(Apply with knobs on to the Western European left).
1. The protesters are not “virtuous anti-Putin freedom fighters,” nor are they “Nazis and US puppets”
In fact, the people who are protesting or supporting the protesters are first and foremost sick of their shitty lives in a shitty country they want to make better—a country where their fates are controlled by a tiny handful of nihilistic oligarchs and Kremlin overlords, and their political frontmen. It’s first and foremost a desire to gain some control over their fate. Anger at Kremlin power over Ukraine is not necessarily anti-Russian—although the further west you go in Ukraine, the more this does become about nationalism, and the further east you go—including Crimea and Odessa—the more the politics are a fearful reaction against west-Ukraine nationalism.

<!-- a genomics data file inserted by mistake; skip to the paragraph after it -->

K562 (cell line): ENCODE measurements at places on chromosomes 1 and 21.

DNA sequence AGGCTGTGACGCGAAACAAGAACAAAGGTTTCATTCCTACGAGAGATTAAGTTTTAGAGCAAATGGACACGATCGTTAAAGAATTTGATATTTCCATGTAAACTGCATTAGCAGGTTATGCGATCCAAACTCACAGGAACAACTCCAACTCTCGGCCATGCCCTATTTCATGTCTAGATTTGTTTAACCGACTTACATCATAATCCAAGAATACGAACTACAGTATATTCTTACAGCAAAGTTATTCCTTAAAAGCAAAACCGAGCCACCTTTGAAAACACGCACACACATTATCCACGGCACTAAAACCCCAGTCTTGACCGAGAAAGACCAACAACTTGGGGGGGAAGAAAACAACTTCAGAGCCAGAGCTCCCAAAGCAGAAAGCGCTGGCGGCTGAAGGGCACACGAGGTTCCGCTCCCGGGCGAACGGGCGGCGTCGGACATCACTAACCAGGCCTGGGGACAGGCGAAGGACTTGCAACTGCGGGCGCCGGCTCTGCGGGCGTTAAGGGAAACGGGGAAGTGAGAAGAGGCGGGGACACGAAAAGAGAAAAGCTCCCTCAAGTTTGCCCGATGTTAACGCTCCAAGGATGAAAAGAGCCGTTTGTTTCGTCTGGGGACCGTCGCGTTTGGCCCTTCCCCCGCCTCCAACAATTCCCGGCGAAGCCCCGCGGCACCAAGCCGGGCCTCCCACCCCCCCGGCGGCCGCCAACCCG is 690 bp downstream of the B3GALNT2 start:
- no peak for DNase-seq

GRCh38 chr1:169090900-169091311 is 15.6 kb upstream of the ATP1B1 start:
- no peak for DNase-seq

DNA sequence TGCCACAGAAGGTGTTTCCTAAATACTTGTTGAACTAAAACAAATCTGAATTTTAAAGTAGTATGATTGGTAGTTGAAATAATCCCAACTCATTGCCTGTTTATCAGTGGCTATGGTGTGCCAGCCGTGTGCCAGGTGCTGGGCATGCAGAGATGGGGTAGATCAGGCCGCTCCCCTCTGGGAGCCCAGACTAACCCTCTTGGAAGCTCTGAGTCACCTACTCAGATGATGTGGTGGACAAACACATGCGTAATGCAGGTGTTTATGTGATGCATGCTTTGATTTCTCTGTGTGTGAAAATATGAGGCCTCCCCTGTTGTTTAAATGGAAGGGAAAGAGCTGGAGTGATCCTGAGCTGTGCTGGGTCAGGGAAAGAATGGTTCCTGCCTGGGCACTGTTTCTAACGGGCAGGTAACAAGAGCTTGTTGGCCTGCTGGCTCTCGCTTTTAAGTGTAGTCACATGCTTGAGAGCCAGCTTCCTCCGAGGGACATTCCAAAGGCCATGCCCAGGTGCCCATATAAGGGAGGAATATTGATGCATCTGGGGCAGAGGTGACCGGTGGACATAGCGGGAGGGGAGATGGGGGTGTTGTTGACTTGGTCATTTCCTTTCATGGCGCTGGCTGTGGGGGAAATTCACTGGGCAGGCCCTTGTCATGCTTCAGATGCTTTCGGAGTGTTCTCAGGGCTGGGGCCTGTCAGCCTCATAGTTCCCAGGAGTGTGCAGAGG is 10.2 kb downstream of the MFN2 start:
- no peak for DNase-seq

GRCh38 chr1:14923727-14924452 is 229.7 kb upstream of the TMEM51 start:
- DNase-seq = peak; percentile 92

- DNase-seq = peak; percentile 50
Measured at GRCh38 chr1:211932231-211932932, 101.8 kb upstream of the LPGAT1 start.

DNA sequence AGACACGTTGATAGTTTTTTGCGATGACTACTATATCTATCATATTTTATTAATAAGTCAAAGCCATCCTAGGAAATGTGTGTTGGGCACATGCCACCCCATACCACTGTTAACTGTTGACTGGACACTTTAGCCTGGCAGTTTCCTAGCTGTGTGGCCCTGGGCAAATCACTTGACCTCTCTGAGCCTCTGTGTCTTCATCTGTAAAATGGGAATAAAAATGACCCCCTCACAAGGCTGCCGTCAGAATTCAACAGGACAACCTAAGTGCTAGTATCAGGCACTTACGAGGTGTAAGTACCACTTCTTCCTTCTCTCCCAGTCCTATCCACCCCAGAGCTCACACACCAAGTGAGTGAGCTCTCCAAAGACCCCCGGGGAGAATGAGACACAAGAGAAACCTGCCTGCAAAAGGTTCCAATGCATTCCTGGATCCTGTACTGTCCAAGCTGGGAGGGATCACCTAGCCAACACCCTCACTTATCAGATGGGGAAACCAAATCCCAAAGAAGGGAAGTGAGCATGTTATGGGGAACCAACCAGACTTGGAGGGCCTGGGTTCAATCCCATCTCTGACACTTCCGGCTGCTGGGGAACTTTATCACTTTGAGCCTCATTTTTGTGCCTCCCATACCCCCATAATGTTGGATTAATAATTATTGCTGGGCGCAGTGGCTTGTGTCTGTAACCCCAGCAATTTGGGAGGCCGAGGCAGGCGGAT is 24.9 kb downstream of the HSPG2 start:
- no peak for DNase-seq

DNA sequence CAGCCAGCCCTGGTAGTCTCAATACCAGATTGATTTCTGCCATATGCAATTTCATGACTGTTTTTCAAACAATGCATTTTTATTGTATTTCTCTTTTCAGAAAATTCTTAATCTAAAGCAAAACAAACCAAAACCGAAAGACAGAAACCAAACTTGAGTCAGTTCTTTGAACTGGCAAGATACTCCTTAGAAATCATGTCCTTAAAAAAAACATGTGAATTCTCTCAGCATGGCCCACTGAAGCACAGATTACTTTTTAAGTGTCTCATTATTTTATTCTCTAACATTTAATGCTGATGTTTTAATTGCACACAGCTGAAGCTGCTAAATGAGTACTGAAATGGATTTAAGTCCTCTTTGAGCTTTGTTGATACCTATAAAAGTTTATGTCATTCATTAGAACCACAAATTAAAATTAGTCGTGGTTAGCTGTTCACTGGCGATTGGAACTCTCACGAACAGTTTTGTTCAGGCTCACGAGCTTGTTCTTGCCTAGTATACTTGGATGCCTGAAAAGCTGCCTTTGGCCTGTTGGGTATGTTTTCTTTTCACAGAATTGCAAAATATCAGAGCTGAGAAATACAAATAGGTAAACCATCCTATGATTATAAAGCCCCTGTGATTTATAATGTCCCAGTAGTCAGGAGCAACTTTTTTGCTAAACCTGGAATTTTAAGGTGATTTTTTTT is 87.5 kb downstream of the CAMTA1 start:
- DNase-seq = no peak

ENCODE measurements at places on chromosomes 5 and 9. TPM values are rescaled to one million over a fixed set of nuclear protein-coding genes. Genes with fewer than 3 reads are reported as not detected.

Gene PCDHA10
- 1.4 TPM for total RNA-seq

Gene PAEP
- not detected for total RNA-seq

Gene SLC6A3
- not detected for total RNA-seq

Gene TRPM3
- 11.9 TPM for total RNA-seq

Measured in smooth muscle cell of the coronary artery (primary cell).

I add from Le Monde Diplomatique, November 2013.
Yanukovych may have permanently compromised Ukraine’s European prospects, yet he is not on the point of joining the customs’ union so dear to Putin. “The president and the oligarchs, the Donetsk clan [after a town in eastern Ukraine] are economic nationalists. They don’t want to abandon their sovereignty to the EU or to Russia,” said Taras Kuzio, a Ukrainian expert at the Johns Hopkins School of Advanced International Studies in Washington. “They would like to live in a pre-globalisation country, free of interference from both Moscow and Brussels.” Over the past few months the Family, as those close to the authoritarian Yanukovych are known, has consolidated its hold on the country and is trying to prevent any economic, political or legal power from challenging that hold.
According to Kuzio, the prevarications around Yulia Tymoshenko, the former prime minister imprisoned since 2011 for abuse of power, are the result of “doublethink”. This allows the executive powers in Ukraine to dither between Brussels and Moscow, avoiding core issues that blight the country. In Kiev, the line between national autonomy and isolationism is blurred.